Melpomeni Dina (born Axiopoulos) was just in her teens when her brothers and her sisters hid, fed and protected a Jewish family for nearly two years at the height of the Nazi occupation of Greece.

At the beginning of November, in what is probably one of the last of such encounter between rescuer and rescued, Melpomeni, now aged 92, met with two still-living members of the Mordechai family as well as 40 of the descendants of their families at the Yad Vashem World Holocaust Remembrance Museum in Jerusalem.

Siblings Sarah Yanai and Yossi Mor greeted their rescuer who was bound to a wheelchair and each descendant of the family, child and grandchild, lined up to greet the woman to whom they owe their existence.

According to Associated Press, an emotional Ms Dina said that she could now “die quietly.”

Seventy-five years ago, the Mordechais and Ms Dina lived in Veria, northern Greece. The family owned a thriving business. Melpomeni’s eldest sister, Evlambia worked as a housemaid to the family.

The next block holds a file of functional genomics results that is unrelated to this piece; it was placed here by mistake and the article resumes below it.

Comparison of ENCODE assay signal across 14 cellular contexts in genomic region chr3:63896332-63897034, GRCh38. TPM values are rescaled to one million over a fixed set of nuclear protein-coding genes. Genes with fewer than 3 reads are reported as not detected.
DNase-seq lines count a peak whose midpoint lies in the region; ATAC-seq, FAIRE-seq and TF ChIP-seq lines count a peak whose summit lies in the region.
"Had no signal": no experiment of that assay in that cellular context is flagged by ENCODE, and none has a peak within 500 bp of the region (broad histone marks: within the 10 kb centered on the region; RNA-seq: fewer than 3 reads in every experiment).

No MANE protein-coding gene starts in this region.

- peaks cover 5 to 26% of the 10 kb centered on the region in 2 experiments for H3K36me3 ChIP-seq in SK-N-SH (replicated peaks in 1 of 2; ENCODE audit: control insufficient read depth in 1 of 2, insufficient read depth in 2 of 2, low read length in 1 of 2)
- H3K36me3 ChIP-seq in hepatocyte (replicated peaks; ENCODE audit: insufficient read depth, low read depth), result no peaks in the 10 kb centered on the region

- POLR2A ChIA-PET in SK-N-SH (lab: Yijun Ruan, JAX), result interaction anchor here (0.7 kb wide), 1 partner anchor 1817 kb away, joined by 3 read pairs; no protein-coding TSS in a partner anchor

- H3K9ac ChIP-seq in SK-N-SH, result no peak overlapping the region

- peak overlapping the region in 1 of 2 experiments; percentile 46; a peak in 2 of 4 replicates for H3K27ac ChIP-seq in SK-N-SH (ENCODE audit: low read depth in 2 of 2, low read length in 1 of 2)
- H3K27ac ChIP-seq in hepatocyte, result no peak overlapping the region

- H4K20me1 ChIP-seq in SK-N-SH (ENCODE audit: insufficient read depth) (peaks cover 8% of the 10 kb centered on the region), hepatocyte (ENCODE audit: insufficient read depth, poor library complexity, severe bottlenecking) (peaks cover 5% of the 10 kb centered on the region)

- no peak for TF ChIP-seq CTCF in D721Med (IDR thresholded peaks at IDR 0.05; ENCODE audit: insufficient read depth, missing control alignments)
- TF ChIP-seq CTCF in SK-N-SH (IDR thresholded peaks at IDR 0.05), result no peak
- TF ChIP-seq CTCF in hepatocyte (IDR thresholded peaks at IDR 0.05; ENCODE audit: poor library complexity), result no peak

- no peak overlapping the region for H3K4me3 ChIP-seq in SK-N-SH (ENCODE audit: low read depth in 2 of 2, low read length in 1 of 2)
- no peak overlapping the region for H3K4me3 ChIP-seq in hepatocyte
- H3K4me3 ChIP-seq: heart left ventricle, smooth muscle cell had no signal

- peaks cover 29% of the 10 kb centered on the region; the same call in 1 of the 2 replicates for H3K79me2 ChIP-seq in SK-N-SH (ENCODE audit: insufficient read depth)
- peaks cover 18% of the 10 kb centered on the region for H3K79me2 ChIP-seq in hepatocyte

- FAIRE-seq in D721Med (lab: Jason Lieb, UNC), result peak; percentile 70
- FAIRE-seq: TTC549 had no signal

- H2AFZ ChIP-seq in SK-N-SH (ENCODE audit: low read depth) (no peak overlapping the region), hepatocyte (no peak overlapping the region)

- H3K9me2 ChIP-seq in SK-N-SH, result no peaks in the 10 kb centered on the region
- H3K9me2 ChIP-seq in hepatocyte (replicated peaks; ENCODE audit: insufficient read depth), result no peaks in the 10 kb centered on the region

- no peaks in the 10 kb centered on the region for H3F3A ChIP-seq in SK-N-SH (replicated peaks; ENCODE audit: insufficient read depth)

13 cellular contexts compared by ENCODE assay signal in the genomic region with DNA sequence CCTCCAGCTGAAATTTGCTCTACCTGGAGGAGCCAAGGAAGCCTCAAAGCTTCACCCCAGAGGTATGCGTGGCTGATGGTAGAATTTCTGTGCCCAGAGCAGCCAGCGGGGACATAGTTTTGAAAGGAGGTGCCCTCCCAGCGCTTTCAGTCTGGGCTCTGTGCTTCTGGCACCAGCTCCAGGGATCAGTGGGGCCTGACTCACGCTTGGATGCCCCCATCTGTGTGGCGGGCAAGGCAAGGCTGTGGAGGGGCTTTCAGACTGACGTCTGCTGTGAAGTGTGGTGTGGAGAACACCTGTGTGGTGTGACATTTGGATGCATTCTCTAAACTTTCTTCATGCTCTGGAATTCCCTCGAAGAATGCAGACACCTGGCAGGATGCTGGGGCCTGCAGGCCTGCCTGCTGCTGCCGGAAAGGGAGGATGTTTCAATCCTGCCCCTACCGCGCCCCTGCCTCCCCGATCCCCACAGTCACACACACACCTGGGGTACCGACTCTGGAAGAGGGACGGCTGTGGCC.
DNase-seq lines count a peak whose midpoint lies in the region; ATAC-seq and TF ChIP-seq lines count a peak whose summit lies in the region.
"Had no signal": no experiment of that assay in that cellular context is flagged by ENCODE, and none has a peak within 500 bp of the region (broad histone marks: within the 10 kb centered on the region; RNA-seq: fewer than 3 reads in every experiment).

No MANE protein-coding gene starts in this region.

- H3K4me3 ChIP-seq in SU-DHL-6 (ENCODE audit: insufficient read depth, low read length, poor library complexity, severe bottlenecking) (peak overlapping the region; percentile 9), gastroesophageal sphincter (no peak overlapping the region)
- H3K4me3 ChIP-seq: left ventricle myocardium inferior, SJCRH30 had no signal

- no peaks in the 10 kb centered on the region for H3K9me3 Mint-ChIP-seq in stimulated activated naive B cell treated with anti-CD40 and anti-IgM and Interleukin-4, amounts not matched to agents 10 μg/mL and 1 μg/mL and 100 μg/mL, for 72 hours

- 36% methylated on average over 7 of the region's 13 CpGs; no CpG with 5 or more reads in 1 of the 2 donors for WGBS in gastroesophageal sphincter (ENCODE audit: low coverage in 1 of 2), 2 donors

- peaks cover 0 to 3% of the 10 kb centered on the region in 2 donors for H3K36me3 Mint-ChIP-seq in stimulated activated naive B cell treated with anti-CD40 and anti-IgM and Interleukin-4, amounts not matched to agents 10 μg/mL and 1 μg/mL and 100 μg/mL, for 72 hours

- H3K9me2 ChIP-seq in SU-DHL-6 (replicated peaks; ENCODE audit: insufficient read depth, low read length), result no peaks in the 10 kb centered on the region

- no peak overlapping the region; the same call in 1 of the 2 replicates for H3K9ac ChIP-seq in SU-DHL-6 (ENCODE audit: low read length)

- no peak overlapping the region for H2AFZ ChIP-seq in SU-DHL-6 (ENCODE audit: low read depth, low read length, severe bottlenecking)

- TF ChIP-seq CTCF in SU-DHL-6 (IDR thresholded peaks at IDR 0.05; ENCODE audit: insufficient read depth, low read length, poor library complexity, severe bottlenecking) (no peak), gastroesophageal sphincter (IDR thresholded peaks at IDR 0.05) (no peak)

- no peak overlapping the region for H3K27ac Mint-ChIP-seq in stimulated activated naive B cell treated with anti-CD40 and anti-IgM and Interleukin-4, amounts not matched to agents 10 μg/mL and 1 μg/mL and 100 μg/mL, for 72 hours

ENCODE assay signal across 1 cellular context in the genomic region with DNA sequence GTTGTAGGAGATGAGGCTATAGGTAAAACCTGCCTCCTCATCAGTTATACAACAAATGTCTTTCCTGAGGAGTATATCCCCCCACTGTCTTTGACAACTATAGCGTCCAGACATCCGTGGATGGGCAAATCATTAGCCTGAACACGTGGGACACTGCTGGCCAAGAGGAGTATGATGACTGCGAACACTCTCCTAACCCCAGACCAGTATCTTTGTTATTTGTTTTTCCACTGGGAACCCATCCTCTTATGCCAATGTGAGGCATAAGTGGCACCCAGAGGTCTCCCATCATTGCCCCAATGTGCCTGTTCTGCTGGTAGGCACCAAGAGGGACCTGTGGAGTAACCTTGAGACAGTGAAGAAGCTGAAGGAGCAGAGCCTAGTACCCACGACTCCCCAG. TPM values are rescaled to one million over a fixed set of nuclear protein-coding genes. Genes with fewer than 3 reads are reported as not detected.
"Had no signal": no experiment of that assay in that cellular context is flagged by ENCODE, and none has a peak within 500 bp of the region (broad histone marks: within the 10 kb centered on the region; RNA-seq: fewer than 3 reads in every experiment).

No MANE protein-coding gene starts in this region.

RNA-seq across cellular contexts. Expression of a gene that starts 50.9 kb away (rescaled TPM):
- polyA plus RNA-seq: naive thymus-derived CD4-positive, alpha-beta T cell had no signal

READ MORE: Exhibition: ‘The Jews of Greece: Then and Now’

When Italy invaded Greece in 1940, the father, Mentes Mordechai, left to serve in the Greek army fighting in Albania. He returned to Veria after the German occupation when the family’s fortunes had taken a turn for the worse.

By this stage, Evlambia was working as a helper and concierge at a school close the Mordechai family home.

When the arrests and deportations of Jewish families began in Thessaloniki in March 1943, Evlambia’s brother, Nikos Axiopoulos, organised false documents for the Mordechais. A carpenter by profession, Nikos built a wooden ceiling in the attic of an abandoned Turkish mosque where his family lived. It was in this attic that the Jewish family of seven was sheltered for the next year.

READ MORE: The full account of Mrs Dina and her family’s bravery from the Yad Vashem website

The Axiopoulos family shared their meager food rations with the Mordechais. As living conditions worsened, the Greek familiy helped to hide their wards separately and organised their eventual reunion in a new hiding place in the mountains in Vermio.

The Mordechai family stayed safely in the mountains until the end of the war.

The Yad Vashem recognised seven members of the Greek family as Righteous Among the Nations for their role in protecting the Mordechai family.